Magnesium is great to supplement with too but the need for it may be due to low salt. Fortunately, magnesium is pretty safe, and hard to overdo, so I wouldn’t worry too much if you use it too. The other major electrolyte is Calcium, but so much of our food is fortified that I think it’s best to focus on other electrolytes. You can also get great calcium, boron, and phosphorous from a quality bone broth. Calcium deficiency can also be avoided by sunlight and optimized Vitamin D status.
So while everyone else drinks more water, takes potassium, magnesium, and calcium supplements, I say chase salt.
Ironically, it’s those who still eat an unhealthy diet full of processed foods that get enough salt. It’s table salt, so still not great, but if you’re eating that stuff then we have another problem.
Choosing a healthy diet means you need to add salt manually. You aren’t getting all that junk table salt from processed junk food, so you’re actually at an even greater risk of salt deficiency.
At the most basic level, stop being afraid of the stuff and salt your food to taste. Many people benefit from going even further, but if you eat healthily and don’t currently salt your food, start with that. Follow your cravings. Add salt if it sounds tasty, and you’ll go a long way. Some of our expert friends in this field suggest that salt is so important to us that our brains will tell us if something is too salty. Otherwise, we can’t really overdo it. Again, this is especially true with diets that are typical “paleo” or “keto”.
The next level would be measuring and aiming for the average. In a study of many cultures and nations, it was found that people tend to consume 3000mg (3 grams or half a teaspoon) of salt throughout the day.
For athletes or those following low-carb or keto, you’ll probably need more. Carbs help with electrolyte retention. This is one reason it’s good to cycle a keto or low carb diet, but I digress. Low carb diets have a diuretic effect as your body depletes muscle glycogen and burns fat for fuel.
As an athlete or low-carber (or anyone) you might need extra salt if you’re feeling symptoms. Minor electrolyte deficiencies usually aren’t noticeable, but major deficiency can cause fatigue, heart problems like palpitations, cramps, light-headedness, etc.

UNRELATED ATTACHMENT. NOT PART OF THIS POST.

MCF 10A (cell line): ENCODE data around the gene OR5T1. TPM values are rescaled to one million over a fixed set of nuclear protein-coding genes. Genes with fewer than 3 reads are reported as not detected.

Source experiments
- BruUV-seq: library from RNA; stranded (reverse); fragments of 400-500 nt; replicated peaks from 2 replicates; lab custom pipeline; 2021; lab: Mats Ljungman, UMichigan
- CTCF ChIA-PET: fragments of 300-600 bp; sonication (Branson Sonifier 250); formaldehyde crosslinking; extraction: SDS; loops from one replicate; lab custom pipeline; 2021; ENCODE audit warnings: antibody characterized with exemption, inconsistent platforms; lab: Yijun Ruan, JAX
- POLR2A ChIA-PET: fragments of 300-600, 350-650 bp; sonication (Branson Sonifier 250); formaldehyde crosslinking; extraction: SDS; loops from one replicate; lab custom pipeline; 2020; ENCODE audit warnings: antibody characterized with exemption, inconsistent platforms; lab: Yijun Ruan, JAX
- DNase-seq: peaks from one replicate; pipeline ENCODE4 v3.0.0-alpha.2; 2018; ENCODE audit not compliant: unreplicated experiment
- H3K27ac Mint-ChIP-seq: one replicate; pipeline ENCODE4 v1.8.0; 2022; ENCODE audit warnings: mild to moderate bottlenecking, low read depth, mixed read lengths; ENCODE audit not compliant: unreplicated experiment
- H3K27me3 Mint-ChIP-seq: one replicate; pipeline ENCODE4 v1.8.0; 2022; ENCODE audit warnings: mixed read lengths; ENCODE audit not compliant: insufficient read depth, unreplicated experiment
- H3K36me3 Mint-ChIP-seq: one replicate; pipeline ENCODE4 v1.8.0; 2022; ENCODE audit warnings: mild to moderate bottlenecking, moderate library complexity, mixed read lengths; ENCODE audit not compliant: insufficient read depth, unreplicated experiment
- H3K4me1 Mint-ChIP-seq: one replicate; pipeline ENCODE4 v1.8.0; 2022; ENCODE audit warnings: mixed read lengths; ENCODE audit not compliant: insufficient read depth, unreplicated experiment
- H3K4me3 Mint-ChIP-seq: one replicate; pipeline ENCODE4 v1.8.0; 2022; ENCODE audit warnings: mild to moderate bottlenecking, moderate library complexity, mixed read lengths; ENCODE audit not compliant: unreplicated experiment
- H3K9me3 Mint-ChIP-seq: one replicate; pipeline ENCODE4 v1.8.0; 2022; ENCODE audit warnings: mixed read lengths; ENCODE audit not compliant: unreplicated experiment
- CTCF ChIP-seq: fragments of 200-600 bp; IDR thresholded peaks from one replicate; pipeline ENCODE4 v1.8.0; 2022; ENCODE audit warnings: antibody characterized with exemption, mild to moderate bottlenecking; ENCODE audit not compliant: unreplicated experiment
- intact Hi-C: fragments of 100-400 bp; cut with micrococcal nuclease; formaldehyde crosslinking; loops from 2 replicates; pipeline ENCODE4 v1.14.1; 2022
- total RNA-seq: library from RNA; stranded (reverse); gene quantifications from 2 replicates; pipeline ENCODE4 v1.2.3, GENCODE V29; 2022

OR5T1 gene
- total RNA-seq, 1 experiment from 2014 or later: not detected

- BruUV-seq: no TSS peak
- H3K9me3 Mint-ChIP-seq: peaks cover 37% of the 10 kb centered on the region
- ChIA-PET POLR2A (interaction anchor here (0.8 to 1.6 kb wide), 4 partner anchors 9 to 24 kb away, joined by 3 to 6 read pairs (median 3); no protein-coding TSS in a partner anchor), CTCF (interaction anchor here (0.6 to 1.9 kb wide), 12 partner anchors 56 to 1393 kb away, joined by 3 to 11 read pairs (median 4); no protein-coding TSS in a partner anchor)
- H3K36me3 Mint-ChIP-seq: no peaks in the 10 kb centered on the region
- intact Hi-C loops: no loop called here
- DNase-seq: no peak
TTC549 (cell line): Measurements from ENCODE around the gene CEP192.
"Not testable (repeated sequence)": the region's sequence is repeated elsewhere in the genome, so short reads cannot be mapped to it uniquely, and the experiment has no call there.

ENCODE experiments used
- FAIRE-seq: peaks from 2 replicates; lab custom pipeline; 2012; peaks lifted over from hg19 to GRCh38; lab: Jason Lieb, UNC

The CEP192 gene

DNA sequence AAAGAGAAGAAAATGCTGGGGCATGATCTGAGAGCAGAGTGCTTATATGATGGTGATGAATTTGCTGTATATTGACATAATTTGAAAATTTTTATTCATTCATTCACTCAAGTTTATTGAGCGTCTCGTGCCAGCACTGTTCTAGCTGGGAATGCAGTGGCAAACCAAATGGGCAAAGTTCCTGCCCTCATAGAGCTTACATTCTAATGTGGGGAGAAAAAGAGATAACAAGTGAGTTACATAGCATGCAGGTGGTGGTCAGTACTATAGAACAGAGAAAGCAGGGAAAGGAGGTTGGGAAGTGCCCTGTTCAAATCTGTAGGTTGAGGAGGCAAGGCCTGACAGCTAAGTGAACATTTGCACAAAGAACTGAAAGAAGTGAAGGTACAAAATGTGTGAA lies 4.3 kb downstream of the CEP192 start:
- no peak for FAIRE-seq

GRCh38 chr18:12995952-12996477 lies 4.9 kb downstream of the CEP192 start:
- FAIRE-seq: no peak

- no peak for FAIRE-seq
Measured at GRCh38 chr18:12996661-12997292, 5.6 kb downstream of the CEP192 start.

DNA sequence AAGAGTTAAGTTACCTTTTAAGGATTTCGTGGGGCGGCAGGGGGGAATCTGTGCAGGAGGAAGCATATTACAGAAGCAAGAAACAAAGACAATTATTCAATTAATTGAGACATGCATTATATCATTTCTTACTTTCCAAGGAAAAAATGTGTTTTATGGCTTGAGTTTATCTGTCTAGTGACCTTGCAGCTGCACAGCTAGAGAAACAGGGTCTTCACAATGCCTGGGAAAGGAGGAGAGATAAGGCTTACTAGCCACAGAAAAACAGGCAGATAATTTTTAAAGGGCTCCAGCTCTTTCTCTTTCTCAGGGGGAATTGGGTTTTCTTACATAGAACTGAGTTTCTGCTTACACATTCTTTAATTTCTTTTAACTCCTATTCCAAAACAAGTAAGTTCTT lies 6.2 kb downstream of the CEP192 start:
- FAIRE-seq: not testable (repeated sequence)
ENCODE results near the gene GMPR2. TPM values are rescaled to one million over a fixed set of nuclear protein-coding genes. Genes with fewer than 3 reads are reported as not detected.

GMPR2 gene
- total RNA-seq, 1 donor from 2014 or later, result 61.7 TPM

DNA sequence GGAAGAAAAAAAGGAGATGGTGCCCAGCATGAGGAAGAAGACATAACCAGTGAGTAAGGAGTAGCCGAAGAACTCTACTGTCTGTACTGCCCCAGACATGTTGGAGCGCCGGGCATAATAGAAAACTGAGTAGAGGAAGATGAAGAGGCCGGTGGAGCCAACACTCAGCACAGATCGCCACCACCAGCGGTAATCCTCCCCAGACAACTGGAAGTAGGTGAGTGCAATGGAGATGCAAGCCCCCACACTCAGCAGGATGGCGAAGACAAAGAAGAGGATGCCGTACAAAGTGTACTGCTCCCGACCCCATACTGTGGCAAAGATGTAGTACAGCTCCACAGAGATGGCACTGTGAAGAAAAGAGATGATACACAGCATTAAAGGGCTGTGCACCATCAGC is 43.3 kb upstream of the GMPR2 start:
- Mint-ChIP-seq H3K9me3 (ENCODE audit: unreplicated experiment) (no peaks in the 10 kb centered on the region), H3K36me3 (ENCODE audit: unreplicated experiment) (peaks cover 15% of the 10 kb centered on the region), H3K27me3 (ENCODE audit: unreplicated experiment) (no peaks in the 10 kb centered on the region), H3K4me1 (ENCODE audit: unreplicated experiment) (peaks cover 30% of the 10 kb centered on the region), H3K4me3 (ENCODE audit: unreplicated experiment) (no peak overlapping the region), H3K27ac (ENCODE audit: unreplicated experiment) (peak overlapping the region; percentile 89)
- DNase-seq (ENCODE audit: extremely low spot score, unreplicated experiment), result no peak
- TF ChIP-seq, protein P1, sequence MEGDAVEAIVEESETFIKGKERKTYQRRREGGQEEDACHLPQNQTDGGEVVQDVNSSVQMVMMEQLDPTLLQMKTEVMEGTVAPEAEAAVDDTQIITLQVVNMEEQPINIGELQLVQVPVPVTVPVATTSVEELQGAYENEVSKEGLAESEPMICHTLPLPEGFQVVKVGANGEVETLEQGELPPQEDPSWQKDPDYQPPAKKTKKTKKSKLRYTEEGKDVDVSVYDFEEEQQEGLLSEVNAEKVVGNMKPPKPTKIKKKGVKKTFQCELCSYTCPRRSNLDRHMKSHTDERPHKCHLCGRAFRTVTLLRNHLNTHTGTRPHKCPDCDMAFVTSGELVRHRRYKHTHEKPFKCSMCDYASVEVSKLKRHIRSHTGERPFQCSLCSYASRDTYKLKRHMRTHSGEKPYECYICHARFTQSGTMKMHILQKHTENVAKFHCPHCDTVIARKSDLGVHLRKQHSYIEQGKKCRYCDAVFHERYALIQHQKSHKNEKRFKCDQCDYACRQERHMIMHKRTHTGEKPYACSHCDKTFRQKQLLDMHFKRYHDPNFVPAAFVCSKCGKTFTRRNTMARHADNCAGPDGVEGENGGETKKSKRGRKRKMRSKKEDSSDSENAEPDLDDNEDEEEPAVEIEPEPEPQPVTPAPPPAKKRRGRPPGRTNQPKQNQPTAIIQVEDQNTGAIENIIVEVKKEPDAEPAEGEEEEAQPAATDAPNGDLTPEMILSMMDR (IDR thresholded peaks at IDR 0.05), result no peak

More and more athletes are trying low-carb and noticing many of these issues. Adding up to 2 teaspoons of salt to your current diet can be necessary to stave off these effects. This is near 10 grams of salt a day, but when you’re keto and athletic, your body might need it.
Another way you can address this is by cycling your diet, but you’ll still probably need support. Start by salting your food to taste, then add a half teaspoon of salt to a water bottle every day, and work up to 1 or 2 teaspoons depending on how you feel and whether you’re cycling out of ketosis and your activity level.
You should feel stable energy throughout the day. If you associate these diets with fatigue, it’s probably a salt issue. Too much salt feels a lot like too little. If you start feeling better, but then start feeling worse, you might need to back off. Some people are sensitive to salt or don’t need much for genetic reasons. Keep an eye on it and don’t aim to overdo things.
Easy Ways To Chase Salt
Add it to your water
The simplest way to immediately increase your salt is by adding half a teaspoon to a large glass of water in the morning. This goes great with some lemon. Drink it, and go on with your day.
My buddy Robb Wolf has been ringing the salt gong thoroughly, and one of the best ways to get more is with his LMNT product. It’s an electrolyte blend that actually prioritizes salt properly.
There’s already a citrus version, so you could also just make a drink each morning with it.
If you’re low-carb and/or an athlete who needs more salt, I suggest spreading it out through the day. Taking more than half a teaspoon of salt mixed in a water bottle can cause disaster pants. I’ll let you guess what that means.
Make Salty Bone Broth
Just drinking bone broth is already a great way to improve your electrolytes and a quality pre-made blend like those by Belcampo. Add some salt of your own for an extra boost, or make your own bone broth from the start.
A note on making your own bone broth: You’ll want to use bones from a high-quality regenerative farm whose cows are totally grass-fed and grass-finished. Cow feed, antibiotic exposure, and the environment of normal cows impact the quality of the boney materials. Just like you don’t want to eat tuna steaks every day, it’s best to avoid beef bones from classically fed cows. This goes for other critters too.
As far as recipes go, that’s your call. In general, all a bone broth needs is water to cover the bones in a stockpot, a bit of white or apple cider vinegar to extract minerals out of the bones and into the broth, salt to taste, and any vegetables you may want to add. Simmer for 18 to 32 hours and you’ve got a delicious broth.
Lastly, I want to mention some good salts you can use. Redmond’s sea salt is a good alternative.
The mine is deep and not exposed to pollution, and the salt is naturally high in Iodine which may be helpful for preventing thyroid problems. There’s also Celtic sea salt, Aztec sea salt, and many others to choose from. As long as you’re not using table salt, you’re already doing better. I’d rather you pick something and start than be choosy.